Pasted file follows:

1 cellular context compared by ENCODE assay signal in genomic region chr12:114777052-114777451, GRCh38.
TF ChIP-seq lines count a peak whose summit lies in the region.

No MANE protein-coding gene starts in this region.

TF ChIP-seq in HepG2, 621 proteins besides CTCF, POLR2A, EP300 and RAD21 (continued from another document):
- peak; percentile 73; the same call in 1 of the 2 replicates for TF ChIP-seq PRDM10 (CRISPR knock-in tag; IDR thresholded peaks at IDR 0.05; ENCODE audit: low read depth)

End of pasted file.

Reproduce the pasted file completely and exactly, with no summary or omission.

1 cellular context compared by ENCODE assay signal in genomic region chr12:114777052-114777451, GRCh38.
TF ChIP-seq lines count a peak whose summit lies in the region.

No MANE protein-coding gene starts in this region.

TF ChIP-seq in HepG2, 621 proteins besides CTCF, POLR2A, EP300 and RAD21 (continued from another document):
- peak; percentile 73; the same call in 1 of the 2 replicates for TF ChIP-seq PRDM10 (CRISPR knock-in tag; IDR thresholded peaks at IDR 0.05; ENCODE audit: low read depth)